PCT Day 60 – Trench Foot!

Started: 07:00 @ MM 799.8 Woods Creek (Elevation 8,532ft)

Finished: 17:15 @ MM 811.8 Kings River Camp (Elevation 10,189ft)

Miles: 12.0

Elevation Gain/Loss: +3,893/-2,236ft

Food: Oatmeal, Cliff Bar, Snickers, Tortilla w/cheese and salami, Trail Mix, Sweet & Sour Chicken w/Rice

Health & Hygiene: 0 Blisters, Days since last shower 4, Days since laundry 4

The night was calm and uneventful. The storm was officially over so we could press on. As eager as I was to get going, the prospect of a 7 mile – 3,000ft climb didn’t exactly fill me with glee. Furthermore, the fresh snow falls promised to make things even tougher than they already were … such joy!

The day’s high point!
We left early. It was freezing cold, so cold in fact that I had to enlist help to get the silly bear thing open. The bear can is officially impossible to open if you are a bear or a human with cold hands! The day’s hike started with an exciting and fun suspension bridge crossing. After that, everything went uphill and metaphorically downhill.
Endless postholing through deep fresh snow!
The trail was covered in a deep layer of fresh snow which made it almost impossible to follow. We lost the trail on numerous occasions and had to posthole for miles over endless snowfields. It took over 6 hours to cover the 7 miles to the top of Pinchot Pass. I was officially 100% over the Sierras and the snow. I hated being cold all the time, I hated the snow and I hated having constantly wet feet. Not even the satisfaction of reaching the top could quell the intense disdain I was currentlyfeeling for the trail. My mind was made up … when I reached Mammoth Lakes I would skip up to Reno and bypass the rest of this nightmare!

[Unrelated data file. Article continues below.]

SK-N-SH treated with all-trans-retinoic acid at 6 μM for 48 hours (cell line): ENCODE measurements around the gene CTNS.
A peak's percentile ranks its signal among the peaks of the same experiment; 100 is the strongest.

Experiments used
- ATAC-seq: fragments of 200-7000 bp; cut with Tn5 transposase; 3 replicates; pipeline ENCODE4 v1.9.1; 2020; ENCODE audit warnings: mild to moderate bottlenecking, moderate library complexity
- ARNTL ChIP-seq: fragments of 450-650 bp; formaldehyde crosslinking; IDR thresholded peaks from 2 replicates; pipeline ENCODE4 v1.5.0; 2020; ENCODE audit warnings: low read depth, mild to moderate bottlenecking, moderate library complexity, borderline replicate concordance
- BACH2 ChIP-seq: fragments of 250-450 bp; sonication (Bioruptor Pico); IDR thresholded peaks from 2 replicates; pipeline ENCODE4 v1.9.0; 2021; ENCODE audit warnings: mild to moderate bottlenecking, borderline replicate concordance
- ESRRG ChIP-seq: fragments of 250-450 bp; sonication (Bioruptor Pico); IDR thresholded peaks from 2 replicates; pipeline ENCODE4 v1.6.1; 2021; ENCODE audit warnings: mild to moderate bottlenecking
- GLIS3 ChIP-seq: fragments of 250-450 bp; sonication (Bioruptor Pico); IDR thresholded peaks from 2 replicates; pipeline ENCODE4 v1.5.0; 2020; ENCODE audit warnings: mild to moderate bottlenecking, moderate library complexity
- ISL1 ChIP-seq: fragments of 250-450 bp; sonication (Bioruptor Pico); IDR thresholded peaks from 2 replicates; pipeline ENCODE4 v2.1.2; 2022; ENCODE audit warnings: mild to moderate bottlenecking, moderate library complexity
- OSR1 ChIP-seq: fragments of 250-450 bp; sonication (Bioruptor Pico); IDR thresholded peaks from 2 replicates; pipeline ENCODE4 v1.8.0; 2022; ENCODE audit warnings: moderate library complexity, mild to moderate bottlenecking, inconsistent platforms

Butterfly at the top of Pinchot Pass.
The northern side of Pinchot Pass was thankfully a little easier to navigate. However, in the warm afternoon sun the fresh snow was melting fast and the trail had now become a river. I sloshed my way down the hill, feeling no less despondent about the whole miserable day. The frequent creek crossings were an annoying digression from the continual sloshing. My feet were sodden and I began to grow genuinely concerned about the possibility of developing Trench Foot!
The notorious Kings River!
Just when I was quite sure that things couldn’t possibly get any worse, we reached the final obstacle of the day … the mighty Kings River. A friend and fellow hiker, Pounder, had almost lost his life in this very river just a few days earlier. I had been dreading this crossing and it looked every bit as horrific as its reputation. Butterfly stomped up and down the bank looking for a safe place to cross. I took my pack off, sat down on a rock and whined about my Trench Foot to anyone who would listen.
Butterfly acting as safety for Spreadsheet. In the background, 2Bar about to go for a swim!